Sleep ‘til you’re Hungry. Eat ‘til you’re Sleepy.

Have you ever tried to go to sleep hungry?  Believe me, it doesn’t work.  You just end up lying in bed, listening to your stomach growl, and dreaming about your favorite foods.  Have you ever experienced a “food coma?”  Think back to last Thanksgiving when you ate so much that all you wanted to do afterwards was take a long nap.  Clearly, hunger and sleep are closely related.  But how?

Studies in humans suggest that sleep deprivation is linked to having higher levels of ghrelin, aka the “hunger hormone,” which make you feel hungrier even after a single sleepless night.  More evidence from people with sleep disorders like insomnia reveals that sleep disturbances cause people to binge eat even late at night.  But why?

One molecule, called Neuropeptide Y (NPY), has been shown to play a critical role in regulating eating and metabolism in rats and humans, but it is unclear how it affects sleep.  Depending on the level of wakefulness of the subject, the addition of NPY can either promote or suppress sleep.  To clarify this conundrum, a research team led by Leslie Griffith at Brandeis University studied the role of an NPY-like protein sNPF in regulating and promoting sleep in fruit flies.

In this study, published in last month’s issue of Neuron, a heat-activated cation channel was selective expressed in sNPF neurons, causing those specific neurons to be activated when the fruit flies were put in a warm environment.  When sNPF neurons were activated, the fruit flies fell asleep almost immediately, as shown by the lack of movement by the flies in the right vial in the video below.  Amusingly, the flies were so sleepy that they would only wake up to eat a bit before nodding off again – right on top of their food!  Importantly, when the sNPF neurons were allowed to function normally again, the fruit fly activity returned to normal, and they slept even less when they were supposed to be sleeping, suggesting that their couch potato-like behavior really was sleep.


So, what do fruit fly sleep patterns have to do with obesity?  Well, in humans NPY has been studied as a possible drug target for obesity treatment, even though scientists don’t fully understand how its regulation affects sleeping and eating.  Studies like this one in fruit flies help elucidate which cells, proteins, and genes are involved in turning on and off these behaviors, provide important clues about the relationship between hunger and sleep, and hopefully lead to a better understanding of human health.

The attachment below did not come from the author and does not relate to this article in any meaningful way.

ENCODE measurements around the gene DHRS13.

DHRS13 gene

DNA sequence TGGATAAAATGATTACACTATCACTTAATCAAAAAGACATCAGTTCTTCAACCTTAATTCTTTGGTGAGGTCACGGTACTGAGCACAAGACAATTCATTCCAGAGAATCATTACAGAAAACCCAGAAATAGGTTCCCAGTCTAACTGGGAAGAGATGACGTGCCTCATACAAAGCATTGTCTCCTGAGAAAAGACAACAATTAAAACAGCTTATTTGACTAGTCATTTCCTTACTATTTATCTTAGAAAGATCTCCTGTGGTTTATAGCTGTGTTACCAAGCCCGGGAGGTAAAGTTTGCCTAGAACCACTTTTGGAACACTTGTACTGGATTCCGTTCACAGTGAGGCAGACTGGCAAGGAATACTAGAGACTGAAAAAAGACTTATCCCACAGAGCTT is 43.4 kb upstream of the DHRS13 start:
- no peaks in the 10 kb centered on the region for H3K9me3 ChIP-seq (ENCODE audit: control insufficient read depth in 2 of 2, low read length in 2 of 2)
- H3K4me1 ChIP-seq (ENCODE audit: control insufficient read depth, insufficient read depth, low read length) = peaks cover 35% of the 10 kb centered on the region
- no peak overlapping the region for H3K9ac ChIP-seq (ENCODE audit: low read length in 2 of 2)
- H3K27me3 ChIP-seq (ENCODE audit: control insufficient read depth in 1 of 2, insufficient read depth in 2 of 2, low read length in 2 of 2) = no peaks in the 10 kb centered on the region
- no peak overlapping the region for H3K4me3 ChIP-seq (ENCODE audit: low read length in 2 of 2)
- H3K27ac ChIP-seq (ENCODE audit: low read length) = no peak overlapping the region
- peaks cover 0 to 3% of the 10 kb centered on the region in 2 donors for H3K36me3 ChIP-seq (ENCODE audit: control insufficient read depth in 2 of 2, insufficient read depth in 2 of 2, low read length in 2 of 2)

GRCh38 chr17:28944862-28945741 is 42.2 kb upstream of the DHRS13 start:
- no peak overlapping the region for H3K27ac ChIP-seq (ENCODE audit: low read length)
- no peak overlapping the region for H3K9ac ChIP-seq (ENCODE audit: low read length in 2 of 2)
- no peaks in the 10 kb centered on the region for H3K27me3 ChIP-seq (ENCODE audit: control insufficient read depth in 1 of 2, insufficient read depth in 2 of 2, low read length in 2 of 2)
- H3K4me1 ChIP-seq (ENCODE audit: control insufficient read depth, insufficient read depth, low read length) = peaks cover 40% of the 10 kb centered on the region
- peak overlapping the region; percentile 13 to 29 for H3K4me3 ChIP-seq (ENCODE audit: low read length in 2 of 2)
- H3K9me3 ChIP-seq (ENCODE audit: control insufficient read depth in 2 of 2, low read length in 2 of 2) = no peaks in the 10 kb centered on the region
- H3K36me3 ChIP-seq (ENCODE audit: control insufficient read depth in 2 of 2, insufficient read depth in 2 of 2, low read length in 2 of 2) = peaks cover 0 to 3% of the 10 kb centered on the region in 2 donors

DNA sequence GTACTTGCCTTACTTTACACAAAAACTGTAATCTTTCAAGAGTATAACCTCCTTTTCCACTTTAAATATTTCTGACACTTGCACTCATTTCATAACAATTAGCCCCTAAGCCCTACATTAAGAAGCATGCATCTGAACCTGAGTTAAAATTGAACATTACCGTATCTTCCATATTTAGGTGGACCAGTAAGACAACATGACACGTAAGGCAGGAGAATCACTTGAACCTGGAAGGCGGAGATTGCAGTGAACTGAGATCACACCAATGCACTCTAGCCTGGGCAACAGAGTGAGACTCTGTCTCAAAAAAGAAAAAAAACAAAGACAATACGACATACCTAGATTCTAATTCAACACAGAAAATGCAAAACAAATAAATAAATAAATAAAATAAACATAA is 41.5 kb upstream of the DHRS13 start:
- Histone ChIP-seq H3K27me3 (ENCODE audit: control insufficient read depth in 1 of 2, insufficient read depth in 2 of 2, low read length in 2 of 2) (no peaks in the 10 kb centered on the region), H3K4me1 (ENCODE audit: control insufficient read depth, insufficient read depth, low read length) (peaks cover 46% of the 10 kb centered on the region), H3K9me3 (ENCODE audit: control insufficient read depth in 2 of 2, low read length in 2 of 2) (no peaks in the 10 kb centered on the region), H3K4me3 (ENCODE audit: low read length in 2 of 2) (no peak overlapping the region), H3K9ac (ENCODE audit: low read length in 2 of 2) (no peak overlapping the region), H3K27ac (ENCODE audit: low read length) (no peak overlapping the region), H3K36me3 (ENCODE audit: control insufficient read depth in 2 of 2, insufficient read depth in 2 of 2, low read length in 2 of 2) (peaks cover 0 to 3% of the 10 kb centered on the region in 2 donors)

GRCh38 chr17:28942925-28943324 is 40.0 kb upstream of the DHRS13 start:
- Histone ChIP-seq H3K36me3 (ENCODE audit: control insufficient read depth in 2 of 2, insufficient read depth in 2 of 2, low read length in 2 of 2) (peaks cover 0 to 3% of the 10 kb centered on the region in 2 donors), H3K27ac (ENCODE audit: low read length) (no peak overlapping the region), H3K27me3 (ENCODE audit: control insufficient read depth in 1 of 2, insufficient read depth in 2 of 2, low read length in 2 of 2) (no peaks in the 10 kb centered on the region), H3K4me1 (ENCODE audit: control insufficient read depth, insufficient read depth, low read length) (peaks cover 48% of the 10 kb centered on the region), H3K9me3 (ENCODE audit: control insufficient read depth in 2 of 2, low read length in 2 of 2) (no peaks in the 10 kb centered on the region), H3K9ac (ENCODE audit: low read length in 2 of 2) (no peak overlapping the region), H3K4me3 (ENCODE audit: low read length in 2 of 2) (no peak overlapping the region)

Sleep ‘til you’re Hungry. Eat ‘til you’re Sleepy. via Knowing Neurons



Eiber R and Friedman S. Correlation between eating disorders and sleep disturbances. Encephale. 2001; 27:429-34. PMID: 11760692

Schmid SM, Hallschmid M, Jauchchara K, Born J, Schultes B. (2008). A single night of sleep deprivation increases ghrelin levels and feelings of hunger in normal-weight healthy men, Journal of Sleep Research, 17 (3) 331-334. DOI: 

Shang Y., Donelson N., Vecsey C., Guo F., Rosbash M. & Griffith L. (2013). Short Neuropeptide F Is a Sleep-Promoting Inhibitory Modulator, Neuron, 80 (1) 171-183. DOI: 10.1016/j.neuron.2013.07.029

Taheri S., Lin L., Austin D., Young T. & Mignot E. (2004). Short Sleep Duration Is Associated with Reduced Leptin, Elevated Ghrelin, and Increased Body Mass Index, PLoS Medicine, 1 (3) e62. DOI:

Images adapted from gymflow100.

Kate Fehlhaber

Kate graduated from Scripps College in 2009 with a Bachelor of Arts degree in Neuroscience, completing the cellular and molecular track with honors. As an undergraduate, she studied long-term plasticity in models of Parkinson’s disease in a neurobiology lab at University of California, Los Angeles. She continued this research as lab manager before entering the University of Southern California Neuroscience graduate program in 2011 and then transferring to UCLA in 2013. She completed her PhD in 2017, where her research focused on understanding the communication between neurons in the eye. Kate founded Knowing Neurons in 2011, and her passion for creative science communication has continued to grow.